Arthur Miller's Use of Dramatic Devices and Effects in Act 3 of The Crucible

Arthur Miller's Use of Dramatic Devices and Effects in Act 3 of The Crucible

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Arthur Miller's Use of Dramatic Devices and Effects in Act 3 of The Crucible
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It is important that any play has successful dramatic devices and
effects. Without these the play would be very dull and unexciting. The
audience would soon lose interest. Dramatic devices and effects are
used to create tension and suspense these may include sound, movement
and atmosphere etc. An example of sound being used as a dramatic
effect would be on page 77 of 'The Crucible', when voices of towns'
people rise in excitement. This is a dramatic device, as it will make
the audience more interested as they will want to know what happens
next. Dramatic Irony is also a dramatic device as it is a form of
Irony in a play. There is Dramatic Irony in the play when on Page 91,
Danforth questions Mary Warren, "Has he ever threatened you?" and Mary
Warren replies "No Sir". This is Dramatic Irony as John Proctor did
threaten her and the audience are already aware of this.

Many issues and concerns are highlighted in this play. One of the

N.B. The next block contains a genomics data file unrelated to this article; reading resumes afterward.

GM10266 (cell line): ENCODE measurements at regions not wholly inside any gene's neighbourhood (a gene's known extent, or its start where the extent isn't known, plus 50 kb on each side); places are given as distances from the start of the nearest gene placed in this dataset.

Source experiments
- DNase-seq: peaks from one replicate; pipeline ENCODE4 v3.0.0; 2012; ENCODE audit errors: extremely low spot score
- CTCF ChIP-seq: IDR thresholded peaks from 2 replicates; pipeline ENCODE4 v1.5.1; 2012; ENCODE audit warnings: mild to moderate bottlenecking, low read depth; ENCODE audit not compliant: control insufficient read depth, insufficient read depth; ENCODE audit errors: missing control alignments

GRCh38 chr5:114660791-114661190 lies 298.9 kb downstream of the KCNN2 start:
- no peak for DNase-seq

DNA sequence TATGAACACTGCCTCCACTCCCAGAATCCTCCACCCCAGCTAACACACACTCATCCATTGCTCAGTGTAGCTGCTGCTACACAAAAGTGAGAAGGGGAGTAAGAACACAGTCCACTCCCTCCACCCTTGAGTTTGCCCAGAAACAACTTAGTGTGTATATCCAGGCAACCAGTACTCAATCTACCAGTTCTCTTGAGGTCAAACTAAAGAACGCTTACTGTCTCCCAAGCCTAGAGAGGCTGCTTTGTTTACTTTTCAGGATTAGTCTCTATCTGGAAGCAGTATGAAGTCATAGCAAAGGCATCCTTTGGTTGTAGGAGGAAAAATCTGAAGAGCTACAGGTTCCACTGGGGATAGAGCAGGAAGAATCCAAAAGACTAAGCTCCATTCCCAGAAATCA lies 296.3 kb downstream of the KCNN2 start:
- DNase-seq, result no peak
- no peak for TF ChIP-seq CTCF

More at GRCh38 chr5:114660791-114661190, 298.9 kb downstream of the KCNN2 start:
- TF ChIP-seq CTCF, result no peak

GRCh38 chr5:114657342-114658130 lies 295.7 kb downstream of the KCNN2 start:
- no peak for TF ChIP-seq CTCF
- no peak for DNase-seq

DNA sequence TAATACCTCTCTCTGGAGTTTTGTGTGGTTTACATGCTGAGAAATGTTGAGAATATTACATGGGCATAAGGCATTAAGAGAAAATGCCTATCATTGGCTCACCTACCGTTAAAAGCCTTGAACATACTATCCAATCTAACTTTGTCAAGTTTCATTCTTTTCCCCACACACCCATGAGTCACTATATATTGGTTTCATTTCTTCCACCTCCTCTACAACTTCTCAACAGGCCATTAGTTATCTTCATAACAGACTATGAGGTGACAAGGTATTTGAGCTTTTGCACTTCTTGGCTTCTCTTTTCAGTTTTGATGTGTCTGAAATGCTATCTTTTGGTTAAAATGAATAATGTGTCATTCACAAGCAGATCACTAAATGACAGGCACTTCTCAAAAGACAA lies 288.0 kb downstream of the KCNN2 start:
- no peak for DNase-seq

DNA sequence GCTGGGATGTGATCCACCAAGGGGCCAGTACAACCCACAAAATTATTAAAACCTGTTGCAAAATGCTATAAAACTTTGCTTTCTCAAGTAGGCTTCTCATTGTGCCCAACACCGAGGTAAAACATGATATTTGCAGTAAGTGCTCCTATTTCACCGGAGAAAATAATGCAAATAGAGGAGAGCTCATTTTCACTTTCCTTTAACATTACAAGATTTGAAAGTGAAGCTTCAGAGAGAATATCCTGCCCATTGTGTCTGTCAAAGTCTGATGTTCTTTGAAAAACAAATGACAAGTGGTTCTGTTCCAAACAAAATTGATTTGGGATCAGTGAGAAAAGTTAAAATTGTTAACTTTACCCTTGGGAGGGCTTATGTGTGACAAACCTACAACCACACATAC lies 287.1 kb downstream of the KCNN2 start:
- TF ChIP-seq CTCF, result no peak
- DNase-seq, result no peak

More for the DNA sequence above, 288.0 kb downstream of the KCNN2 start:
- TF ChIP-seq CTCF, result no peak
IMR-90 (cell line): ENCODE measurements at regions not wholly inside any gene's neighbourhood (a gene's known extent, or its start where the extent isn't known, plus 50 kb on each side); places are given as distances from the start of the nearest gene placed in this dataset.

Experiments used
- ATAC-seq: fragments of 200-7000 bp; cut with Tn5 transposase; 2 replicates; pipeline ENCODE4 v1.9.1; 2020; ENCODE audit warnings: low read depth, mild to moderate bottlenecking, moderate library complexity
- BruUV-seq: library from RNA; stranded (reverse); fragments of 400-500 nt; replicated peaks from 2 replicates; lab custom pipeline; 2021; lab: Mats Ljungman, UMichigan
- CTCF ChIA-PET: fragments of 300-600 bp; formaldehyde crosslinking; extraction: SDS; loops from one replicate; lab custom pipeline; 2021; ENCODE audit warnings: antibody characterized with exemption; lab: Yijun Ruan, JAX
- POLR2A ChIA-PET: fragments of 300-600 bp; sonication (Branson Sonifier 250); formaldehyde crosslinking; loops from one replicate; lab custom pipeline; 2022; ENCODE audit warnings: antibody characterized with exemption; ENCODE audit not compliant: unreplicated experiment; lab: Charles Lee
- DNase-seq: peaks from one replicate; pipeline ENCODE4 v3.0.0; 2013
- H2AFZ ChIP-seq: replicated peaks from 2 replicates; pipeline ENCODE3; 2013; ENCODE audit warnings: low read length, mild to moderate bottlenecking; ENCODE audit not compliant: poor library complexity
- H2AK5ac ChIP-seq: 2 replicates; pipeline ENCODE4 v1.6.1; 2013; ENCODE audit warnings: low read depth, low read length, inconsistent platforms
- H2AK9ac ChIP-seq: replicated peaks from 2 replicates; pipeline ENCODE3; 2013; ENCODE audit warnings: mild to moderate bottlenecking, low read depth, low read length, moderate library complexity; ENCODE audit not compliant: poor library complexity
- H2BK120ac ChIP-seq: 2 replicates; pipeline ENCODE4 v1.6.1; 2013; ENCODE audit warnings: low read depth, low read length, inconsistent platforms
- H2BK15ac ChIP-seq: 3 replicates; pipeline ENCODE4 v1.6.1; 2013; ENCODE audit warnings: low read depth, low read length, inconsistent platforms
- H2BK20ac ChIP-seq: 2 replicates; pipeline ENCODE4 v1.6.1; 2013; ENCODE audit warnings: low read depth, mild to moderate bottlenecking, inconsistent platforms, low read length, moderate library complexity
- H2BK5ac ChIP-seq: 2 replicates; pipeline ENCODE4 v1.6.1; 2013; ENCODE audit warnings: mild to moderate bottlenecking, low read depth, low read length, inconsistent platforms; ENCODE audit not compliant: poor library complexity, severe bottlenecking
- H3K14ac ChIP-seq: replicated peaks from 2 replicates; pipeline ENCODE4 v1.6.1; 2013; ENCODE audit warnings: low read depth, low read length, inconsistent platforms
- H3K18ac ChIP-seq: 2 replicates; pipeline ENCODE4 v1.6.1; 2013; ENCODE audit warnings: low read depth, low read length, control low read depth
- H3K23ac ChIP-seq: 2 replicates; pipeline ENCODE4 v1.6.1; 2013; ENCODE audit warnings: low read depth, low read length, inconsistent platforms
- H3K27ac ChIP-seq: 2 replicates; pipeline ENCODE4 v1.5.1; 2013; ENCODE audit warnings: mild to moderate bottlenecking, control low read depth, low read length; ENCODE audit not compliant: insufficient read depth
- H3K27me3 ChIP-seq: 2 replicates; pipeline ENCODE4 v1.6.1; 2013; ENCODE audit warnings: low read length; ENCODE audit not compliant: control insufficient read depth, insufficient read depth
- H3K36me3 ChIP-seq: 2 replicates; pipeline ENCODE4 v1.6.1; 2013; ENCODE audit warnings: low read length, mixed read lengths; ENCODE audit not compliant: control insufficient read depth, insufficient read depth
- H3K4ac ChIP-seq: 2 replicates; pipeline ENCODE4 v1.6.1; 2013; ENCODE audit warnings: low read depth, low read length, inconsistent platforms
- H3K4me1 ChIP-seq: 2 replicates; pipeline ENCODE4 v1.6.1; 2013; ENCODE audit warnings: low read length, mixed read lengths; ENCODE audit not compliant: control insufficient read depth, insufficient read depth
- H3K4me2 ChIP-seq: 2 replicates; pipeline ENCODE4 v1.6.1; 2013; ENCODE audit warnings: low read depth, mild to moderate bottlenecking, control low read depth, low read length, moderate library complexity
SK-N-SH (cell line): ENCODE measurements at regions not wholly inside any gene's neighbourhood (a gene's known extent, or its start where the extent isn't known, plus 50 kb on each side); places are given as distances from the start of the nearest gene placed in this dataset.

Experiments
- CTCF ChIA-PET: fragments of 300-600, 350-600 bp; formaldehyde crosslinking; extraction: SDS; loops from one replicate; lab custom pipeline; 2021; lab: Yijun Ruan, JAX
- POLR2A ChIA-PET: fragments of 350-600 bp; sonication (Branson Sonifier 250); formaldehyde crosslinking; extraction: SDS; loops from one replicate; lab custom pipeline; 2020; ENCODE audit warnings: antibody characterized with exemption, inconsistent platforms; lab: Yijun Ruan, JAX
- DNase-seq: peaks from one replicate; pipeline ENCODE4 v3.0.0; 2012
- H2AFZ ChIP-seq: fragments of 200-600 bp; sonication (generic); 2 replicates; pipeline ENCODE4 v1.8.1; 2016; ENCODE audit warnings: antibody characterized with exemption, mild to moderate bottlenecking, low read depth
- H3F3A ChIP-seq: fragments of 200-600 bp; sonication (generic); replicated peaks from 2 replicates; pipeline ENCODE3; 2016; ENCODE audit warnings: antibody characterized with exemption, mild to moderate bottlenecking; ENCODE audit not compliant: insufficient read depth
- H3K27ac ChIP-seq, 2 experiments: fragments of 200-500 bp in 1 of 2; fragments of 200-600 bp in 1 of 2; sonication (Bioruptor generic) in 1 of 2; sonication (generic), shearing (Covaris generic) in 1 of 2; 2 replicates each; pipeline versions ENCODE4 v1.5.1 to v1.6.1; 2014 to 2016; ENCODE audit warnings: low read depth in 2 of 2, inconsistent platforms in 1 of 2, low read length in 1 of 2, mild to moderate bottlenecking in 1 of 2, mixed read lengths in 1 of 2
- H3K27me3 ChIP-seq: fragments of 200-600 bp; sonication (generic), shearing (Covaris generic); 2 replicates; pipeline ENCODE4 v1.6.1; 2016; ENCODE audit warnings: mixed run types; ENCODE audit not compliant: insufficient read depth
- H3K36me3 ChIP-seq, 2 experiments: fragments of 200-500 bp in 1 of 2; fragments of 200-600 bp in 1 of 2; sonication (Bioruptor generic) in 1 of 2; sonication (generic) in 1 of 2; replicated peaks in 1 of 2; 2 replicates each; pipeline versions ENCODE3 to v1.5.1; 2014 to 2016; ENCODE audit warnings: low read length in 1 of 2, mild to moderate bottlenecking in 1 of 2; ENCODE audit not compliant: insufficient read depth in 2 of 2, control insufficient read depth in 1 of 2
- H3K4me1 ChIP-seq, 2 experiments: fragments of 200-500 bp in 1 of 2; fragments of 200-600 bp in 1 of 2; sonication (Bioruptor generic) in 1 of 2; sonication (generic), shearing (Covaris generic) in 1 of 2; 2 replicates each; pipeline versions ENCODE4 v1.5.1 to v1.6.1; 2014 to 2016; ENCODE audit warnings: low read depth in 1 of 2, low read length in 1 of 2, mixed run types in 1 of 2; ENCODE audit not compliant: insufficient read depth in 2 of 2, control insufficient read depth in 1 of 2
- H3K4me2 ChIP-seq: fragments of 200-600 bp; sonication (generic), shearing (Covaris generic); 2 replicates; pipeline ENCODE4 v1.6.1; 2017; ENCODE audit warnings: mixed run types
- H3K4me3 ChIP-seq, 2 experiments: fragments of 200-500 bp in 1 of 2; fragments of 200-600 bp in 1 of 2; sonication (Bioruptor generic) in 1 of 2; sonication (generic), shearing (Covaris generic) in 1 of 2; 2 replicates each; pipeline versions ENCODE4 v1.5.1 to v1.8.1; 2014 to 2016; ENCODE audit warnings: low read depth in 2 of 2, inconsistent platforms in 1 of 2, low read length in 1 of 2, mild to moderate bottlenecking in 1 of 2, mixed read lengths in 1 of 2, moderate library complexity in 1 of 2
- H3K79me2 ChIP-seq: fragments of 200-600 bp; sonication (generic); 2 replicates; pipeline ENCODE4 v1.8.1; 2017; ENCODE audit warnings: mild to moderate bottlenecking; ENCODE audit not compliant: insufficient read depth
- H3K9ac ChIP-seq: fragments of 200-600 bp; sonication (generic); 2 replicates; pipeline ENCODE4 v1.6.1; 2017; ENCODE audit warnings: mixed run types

issues of concern is power, whether someone has power or is afraid to
use it. An example would be the judge or high court officials
Danforth, Harthorn and Cheever. Harthorn has power but is afraid to
use it as he seems fearful of the court being overturned and tries to
turn Proctor's defence of his wife and the other accused into an
attack upon the court. Danforth and Cheever are supposed to be Judges
/ High Court officials who have the power to decide whether a person
is guilty or not. The judges ...

... middle of paper ...

... sins; I cannot judge another", and "They think they can go like
saints. I like not to spoil their names". It means that Proctor knew
most of the crimes or sins committed of the characters in the play.
But he himself became a martyr and paid up with his life for other
people sins.

Act 3 is quite successful in showing the play's issues and concerns
through its use of dramatic devices and effects. Many of the events in
"The Crucible" occur because of the oppressive nature of the society
in which people lived in the 17th Century. Act 3 takes place in the
courtroom and presents us with the life or death struggle between
superstition and reason. Hopes are raised and dashed. A crucial point
in the drama is reached when John confesses to his adultery to
Elizabeth. But it is Mary who denounces John Proctor who is arrested.

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